For UI Controls, Render method is the centralized location to provide the UI features of your control. What you do in this method determines the rich visual representation provided by your control. The Control class prepares an HtmlTextWriter object that manages the outgoing HTTP protocol to get text back to the browser. The main methods used during rendering are Write and WriteLine. Your task as a control writer is to use these methods to send the markup content to an output stream. If your control derives from WebControl class, you can use the AddAttributesToRender method to specify additional HTML attributes and cascading style-sheet styles to be rendered.

When the control instance is about to be released from memory, the Disposed Event is called. This is the right place to release any resources (like database connections) held by your control instance.

Postback of Events
In the ASP.NET Framework, only two HTML form elements (button and image button) cause form postback. Many a time, your custom control may not use either of these elements and yet, you may want the control to initiate postback. You can achieve this in ASP.NET through an event architecture that relies on client-side script
(JScript, JavaScript).

The following snippet of code shows (in bold) the code that must be added to the Render method of a control to initiate
postback.

protected override void Render(HtmlTextWriter output) {
output.Write("<a id =\”” + this.UniqueID + “\” href =\”javascript:” +
Page.GetPostBackEventReference(this) +”\”>”);
output.Write(" ” + this.UniqueID + “</a>”);
}

The GetPostBackEventReference method emits client-side script that initiates postback and also provides a reference to the control that initiated the postback event.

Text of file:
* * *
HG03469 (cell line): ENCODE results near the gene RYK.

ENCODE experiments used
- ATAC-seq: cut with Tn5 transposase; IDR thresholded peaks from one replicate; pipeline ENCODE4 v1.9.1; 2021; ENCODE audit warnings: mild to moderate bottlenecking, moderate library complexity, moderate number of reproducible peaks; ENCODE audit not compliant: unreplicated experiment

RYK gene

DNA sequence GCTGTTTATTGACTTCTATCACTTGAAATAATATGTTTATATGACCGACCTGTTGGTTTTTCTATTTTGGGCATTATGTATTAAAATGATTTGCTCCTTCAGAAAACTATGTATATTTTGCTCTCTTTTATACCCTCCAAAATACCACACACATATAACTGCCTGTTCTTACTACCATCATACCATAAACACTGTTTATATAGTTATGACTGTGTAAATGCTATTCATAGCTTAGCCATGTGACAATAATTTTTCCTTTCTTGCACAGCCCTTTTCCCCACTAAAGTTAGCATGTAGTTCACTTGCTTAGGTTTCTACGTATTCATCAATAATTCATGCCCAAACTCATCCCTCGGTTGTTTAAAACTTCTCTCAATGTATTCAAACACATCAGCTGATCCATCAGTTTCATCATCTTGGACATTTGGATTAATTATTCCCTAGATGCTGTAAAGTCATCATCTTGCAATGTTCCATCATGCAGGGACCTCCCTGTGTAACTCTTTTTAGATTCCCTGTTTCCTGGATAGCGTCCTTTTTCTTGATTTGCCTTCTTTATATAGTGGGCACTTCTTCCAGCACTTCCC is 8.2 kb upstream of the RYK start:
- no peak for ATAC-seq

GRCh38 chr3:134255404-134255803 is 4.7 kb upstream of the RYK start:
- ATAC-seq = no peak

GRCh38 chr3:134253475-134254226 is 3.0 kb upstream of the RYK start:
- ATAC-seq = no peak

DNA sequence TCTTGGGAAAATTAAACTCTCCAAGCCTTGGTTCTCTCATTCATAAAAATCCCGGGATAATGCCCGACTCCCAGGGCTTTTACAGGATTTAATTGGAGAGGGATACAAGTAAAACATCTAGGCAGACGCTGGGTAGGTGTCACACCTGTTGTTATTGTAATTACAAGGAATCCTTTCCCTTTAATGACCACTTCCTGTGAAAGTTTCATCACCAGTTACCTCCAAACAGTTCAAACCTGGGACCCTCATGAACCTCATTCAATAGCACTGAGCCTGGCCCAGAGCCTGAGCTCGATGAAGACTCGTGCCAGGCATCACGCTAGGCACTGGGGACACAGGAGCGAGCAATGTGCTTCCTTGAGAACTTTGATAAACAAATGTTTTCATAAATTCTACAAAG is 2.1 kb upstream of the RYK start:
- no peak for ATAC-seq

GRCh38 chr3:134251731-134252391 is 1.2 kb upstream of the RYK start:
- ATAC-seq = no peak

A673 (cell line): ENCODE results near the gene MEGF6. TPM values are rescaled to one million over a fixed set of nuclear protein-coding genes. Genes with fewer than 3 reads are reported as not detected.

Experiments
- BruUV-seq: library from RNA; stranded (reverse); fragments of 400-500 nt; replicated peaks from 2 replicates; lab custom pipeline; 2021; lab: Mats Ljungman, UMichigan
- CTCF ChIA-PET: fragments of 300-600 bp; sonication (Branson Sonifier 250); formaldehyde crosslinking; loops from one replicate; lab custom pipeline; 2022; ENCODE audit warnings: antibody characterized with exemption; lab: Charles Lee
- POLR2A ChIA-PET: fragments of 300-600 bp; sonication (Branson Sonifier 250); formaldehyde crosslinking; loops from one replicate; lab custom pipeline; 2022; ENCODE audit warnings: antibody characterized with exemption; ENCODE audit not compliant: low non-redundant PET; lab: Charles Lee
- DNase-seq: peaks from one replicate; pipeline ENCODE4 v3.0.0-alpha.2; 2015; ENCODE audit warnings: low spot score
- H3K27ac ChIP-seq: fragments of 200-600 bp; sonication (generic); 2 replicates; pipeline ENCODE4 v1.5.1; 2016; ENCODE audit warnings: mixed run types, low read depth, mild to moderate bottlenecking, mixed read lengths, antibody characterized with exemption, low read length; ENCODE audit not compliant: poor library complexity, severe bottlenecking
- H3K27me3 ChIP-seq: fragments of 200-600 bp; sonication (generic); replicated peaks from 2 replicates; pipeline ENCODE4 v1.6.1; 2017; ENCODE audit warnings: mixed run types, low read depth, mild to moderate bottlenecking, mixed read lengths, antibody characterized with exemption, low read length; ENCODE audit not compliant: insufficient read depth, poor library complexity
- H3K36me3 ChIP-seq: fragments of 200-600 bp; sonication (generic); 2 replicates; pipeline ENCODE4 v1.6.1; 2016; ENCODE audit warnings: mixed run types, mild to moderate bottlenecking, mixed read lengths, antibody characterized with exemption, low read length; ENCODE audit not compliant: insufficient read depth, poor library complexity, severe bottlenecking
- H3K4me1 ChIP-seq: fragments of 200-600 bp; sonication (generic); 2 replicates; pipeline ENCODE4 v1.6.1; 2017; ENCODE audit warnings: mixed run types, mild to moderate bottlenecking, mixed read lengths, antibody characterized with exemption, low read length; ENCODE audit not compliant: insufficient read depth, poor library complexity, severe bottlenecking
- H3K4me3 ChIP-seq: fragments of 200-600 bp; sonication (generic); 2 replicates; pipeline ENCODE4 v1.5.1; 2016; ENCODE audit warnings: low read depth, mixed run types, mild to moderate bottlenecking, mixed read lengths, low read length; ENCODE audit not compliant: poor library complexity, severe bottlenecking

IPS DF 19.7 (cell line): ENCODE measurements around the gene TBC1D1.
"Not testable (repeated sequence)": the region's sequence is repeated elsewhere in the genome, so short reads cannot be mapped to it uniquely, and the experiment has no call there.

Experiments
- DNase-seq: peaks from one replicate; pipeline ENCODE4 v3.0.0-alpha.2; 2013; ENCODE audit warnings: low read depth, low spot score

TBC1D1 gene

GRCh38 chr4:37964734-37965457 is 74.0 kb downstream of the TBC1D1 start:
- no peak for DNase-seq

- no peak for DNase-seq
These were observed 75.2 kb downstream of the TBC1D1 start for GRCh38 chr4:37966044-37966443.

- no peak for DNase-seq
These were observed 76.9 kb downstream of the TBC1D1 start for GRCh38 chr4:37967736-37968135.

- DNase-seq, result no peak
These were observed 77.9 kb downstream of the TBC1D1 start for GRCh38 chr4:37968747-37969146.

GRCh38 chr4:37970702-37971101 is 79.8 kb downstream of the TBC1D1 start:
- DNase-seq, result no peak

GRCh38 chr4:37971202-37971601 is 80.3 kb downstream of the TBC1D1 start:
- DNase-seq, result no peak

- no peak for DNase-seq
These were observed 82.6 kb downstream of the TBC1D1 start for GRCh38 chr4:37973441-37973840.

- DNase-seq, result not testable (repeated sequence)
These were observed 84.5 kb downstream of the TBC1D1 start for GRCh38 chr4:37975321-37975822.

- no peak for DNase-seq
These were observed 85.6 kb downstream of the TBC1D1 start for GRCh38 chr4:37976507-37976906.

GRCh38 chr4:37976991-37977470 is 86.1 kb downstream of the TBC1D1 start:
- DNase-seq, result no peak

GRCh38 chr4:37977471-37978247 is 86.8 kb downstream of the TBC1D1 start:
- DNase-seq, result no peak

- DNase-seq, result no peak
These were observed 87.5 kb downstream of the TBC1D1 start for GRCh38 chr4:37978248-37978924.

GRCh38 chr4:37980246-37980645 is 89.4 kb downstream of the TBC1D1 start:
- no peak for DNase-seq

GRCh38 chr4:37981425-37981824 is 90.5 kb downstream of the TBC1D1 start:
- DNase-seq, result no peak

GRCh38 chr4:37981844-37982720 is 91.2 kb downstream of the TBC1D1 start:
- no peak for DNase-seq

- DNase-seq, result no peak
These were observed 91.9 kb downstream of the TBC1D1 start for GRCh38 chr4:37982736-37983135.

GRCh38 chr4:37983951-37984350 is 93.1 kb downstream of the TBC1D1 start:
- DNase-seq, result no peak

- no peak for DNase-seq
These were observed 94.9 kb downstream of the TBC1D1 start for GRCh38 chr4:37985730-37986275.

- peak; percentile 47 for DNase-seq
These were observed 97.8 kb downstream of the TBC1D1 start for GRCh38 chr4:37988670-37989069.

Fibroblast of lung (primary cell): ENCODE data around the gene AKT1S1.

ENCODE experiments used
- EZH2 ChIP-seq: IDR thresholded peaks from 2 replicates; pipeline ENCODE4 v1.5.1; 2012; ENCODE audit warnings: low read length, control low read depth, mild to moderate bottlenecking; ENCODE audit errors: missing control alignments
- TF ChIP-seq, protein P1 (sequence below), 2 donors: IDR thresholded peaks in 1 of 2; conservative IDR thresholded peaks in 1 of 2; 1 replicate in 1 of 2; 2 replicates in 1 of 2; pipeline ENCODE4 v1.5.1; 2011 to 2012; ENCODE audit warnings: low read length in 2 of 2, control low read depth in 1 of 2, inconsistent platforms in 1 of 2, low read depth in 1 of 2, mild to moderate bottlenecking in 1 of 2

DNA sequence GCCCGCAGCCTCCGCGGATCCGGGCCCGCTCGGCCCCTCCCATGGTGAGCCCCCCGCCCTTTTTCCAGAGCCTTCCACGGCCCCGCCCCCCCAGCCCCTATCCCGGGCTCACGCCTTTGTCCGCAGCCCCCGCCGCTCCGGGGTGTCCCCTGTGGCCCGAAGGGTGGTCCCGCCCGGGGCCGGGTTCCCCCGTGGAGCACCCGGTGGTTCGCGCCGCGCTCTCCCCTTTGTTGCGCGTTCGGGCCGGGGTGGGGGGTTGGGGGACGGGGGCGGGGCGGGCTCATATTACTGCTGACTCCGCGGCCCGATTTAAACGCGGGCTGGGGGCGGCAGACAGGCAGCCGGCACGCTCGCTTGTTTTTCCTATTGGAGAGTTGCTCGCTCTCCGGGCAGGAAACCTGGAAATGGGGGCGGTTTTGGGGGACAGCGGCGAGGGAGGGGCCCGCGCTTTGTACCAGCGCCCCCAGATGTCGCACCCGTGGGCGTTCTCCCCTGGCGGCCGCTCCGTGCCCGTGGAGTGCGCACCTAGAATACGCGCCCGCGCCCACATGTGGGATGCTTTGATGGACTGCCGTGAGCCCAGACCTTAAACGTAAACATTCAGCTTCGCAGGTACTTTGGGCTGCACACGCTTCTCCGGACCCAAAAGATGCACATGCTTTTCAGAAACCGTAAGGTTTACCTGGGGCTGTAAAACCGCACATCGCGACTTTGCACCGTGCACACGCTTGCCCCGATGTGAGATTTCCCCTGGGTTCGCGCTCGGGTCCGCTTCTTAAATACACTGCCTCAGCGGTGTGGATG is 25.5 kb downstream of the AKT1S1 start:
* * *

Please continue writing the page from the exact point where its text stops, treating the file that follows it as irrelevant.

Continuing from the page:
Restoring ViewState
When the page is processed, the ViewState of the page and controls is hashed into a string and saved in the page as a hidden field. This hidden form field is part of the page sent to the client and the ViewState value is temporarily stored in the client’s browser. If the client chooses to post the page back to the server, the ViewState string is posted back too; upon postback, the ASP.NET page framework parses the ViewState string and populates the ViewState properties for the page and each of the controls. This implies that if you have stored a property value in ViewState, it is automatically set on post back. You do not need to do anything more here. However, if you have customized what goes into ViewState by overriding SaveViewState method, plan to override the LoadViewState method to retrieve the data.

It is a good idea to turn off ViewState if you are not using it, especially where the ViewState size is significant. You can turn off ViewState on a per-control, per-page, or even per-application basis.

Detecting State Change 
A control with UI implies that the user is likely to have entered/altered data. The control needs to examine this data; to do this, your control needs to implement the following interfaces: IPostBackDataHandler and
IPostBackEventHandler.